http://www.heritagechristiancenter.com. Christian bookstore and
A Heart's Delight, 100 N Main Street, Upper Level, Town Square Mall
#209, Breckenridge CO 80424; 970-372-5228. Fairy gifts, toys, books,
crystals, jewelry, and more.
getting sponsors for your book at $10,000 a pop!
In each issue of this newsletter I'd like to feature a book marketing
story from an author. Kaayla Canfield, author of Simply Going Green in 3
Years or Less, suggested I feature an author in each issue and then ask
the readers of this newsletter to forward the author's story to their own
lists. That way each featured author (and his or her book) would get
exposed to hundreds of thousands of readers.
As Kaayla noted, “If all the subscribers that you have, forwarded the
newsletter on to their own email base, the coverage would be incredible,
and we would all benefit from it. Again, it is just a thought...trying to
think of ways to help us all out in this slow time.”
In publishing her book, Kaayla found a number of sponsors for her book.
Each sponsor paid $10,000 to be in her book (and associated with the
good cred for sponsoring an ecological book). In addition, one of her
sponsors, Lafarge North America, will present her book to the media at
the American Institute of Architecture in late April.
To contact sponsors, she started by phoning companies first to find out
who to speak to about sponsorships. Once she had spoken to that
person, she asked if she could send them some information via email.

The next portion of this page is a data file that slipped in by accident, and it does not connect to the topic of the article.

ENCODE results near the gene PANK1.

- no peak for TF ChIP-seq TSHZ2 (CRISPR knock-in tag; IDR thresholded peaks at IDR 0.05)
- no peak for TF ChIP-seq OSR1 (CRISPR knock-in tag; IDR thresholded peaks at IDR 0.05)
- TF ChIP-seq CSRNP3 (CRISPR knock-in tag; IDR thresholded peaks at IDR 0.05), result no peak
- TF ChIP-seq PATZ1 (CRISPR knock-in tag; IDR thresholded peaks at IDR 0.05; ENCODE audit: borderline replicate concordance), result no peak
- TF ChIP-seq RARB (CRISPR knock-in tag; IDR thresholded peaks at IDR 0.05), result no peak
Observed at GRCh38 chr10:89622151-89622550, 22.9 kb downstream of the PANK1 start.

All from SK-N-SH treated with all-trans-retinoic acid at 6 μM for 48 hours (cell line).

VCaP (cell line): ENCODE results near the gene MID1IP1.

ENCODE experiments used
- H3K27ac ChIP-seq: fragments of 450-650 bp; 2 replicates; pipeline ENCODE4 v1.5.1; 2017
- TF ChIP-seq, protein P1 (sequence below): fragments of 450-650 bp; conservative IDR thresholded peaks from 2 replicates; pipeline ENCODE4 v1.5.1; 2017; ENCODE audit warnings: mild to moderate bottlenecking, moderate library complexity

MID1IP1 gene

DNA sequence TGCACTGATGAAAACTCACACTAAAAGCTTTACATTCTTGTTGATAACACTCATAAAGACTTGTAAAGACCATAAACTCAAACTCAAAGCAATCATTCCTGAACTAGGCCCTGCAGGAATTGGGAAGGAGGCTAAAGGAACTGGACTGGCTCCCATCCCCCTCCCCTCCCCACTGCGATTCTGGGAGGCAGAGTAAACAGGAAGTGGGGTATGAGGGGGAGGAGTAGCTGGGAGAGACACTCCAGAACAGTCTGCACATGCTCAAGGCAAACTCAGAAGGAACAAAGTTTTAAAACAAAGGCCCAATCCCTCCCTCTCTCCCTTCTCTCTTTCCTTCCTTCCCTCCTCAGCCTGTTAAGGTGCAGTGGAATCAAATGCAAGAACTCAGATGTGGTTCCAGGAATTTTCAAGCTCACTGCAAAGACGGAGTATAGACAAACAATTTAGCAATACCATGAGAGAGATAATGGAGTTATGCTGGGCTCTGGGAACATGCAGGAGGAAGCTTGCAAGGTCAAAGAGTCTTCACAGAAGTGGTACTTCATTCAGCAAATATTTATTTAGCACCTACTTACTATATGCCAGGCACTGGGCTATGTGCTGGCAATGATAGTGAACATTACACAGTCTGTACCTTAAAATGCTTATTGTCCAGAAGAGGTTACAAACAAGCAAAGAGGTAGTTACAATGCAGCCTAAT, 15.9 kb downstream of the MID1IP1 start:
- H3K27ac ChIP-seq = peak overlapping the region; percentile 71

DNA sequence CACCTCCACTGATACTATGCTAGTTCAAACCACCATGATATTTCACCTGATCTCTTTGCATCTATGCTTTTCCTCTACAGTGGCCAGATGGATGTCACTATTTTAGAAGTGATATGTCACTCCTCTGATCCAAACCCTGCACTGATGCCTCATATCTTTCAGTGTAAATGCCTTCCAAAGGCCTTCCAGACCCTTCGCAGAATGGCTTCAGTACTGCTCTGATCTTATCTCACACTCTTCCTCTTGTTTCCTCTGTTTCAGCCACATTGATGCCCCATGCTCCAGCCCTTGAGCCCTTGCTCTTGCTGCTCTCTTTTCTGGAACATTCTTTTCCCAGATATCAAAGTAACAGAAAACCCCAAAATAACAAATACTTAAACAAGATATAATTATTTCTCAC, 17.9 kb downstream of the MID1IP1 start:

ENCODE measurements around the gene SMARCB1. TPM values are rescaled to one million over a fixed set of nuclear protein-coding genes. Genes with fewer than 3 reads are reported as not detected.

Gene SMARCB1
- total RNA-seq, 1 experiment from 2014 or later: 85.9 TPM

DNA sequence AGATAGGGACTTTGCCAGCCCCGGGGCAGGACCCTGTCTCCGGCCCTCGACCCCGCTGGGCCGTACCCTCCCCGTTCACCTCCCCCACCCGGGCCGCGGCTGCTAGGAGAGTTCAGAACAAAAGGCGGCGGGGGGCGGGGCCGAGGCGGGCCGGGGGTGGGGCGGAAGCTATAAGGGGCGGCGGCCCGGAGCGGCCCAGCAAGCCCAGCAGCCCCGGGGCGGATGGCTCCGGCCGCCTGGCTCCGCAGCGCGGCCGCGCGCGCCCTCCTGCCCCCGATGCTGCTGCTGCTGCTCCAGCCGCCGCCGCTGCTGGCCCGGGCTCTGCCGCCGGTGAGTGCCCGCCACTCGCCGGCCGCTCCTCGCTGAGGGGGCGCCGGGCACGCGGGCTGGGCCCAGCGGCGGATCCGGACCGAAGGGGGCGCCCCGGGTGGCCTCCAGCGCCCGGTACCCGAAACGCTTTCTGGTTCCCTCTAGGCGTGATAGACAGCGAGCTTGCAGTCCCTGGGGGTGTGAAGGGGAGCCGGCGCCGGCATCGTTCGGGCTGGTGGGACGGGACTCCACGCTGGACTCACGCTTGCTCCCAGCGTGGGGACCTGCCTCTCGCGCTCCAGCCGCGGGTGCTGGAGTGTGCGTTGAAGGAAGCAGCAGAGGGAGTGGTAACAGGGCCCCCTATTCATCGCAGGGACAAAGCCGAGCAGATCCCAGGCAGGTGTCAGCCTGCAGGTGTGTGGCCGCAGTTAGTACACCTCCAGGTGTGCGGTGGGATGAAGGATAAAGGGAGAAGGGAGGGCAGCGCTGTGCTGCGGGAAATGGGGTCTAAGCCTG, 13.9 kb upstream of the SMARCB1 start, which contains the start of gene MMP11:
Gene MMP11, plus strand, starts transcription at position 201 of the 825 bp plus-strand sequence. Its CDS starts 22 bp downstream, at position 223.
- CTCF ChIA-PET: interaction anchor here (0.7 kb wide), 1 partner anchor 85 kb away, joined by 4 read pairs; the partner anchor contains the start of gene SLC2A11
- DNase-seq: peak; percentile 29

As part of her offer, she allowed sponsors to also buy books at a 50%
discount. Sponsors have chosen to buy copies for their employees.
Some have also chosen to buy copies to give to the media. As Kaayla
notes, “That is a bonus for me, as the book will hopefully be written
about by the media, which gives me extra exposure, and then extra
When she was looking for potential sponsors, she checked out various
eco green websites to see who sponsored them.
She also suggests that authors look for big companies that are
financially stable. Most of her sponsors are well known in Canada where
she lives and two are international companies (BFI Canada and Lafarge
She sent me a copy of the letter she sent to the potential sponsors.
You can find it here: http://www.bookmarket.com/sponsorships.htm.
Note that the letter is very specific for her book, but I've noted in her
sample how you could change it to apply to other books.
Kaayla notes that many authors would probably go the sponsorship
route if they knew how: “It really is not hard. One just needs to
selling books to schools
Here's another tip provided by Kaayla:
One more thing...I have been having some luck by contacting schools
directly by email and telling them about my book. I think that any
writer that has an educational book, should try that. Many schools
still have money to purchase educational books for their teachers, students, and libraries.
Statistically, the probability of any one of us being here is so small that
you'd think the mere fact of existing would keep us all in a contented
dazzlement of surprise. — Lewis Thomas, biologist
Click on the above book cover to order this great collection as a Word ebook for only $7.00.
More great quotes and quotable books at http://www.quotablebooks.com